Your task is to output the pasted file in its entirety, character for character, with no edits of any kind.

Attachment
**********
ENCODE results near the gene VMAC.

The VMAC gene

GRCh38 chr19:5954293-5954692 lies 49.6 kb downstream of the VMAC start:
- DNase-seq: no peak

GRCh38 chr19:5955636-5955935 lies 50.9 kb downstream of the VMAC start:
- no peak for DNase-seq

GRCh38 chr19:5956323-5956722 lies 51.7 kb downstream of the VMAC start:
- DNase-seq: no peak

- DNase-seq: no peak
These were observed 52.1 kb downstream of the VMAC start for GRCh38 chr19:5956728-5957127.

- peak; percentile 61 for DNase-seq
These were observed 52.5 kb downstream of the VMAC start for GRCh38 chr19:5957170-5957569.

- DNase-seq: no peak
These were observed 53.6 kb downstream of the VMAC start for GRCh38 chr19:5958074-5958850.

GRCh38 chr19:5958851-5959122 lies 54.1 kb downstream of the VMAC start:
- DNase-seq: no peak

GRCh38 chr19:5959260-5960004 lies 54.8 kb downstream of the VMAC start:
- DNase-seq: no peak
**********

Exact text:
ENCODE results near the gene VMAC.

The VMAC gene

GRCh38 chr19:5954293-5954692 lies 49.6 kb downstream of the VMAC start:
- DNase-seq: no peak

GRCh38 chr19:5955636-5955935 lies 50.9 kb downstream of the VMAC start:
- no peak for DNase-seq

GRCh38 chr19:5956323-5956722 lies 51.7 kb downstream of the VMAC start:
- DNase-seq: no peak

- DNase-seq: no peak
These were observed 52.1 kb downstream of the VMAC start for GRCh38 chr19:5956728-5957127.

- peak; percentile 61 for DNase-seq
These were observed 52.5 kb downstream of the VMAC start for GRCh38 chr19:5957170-5957569.

- DNase-seq: no peak
These were observed 53.6 kb downstream of the VMAC start for GRCh38 chr19:5958074-5958850.

GRCh38 chr19:5958851-5959122 lies 54.1 kb downstream of the VMAC start:
- DNase-seq: no peak

GRCh38 chr19:5959260-5960004 lies 54.8 kb downstream of the VMAC start:
- DNase-seq: no peak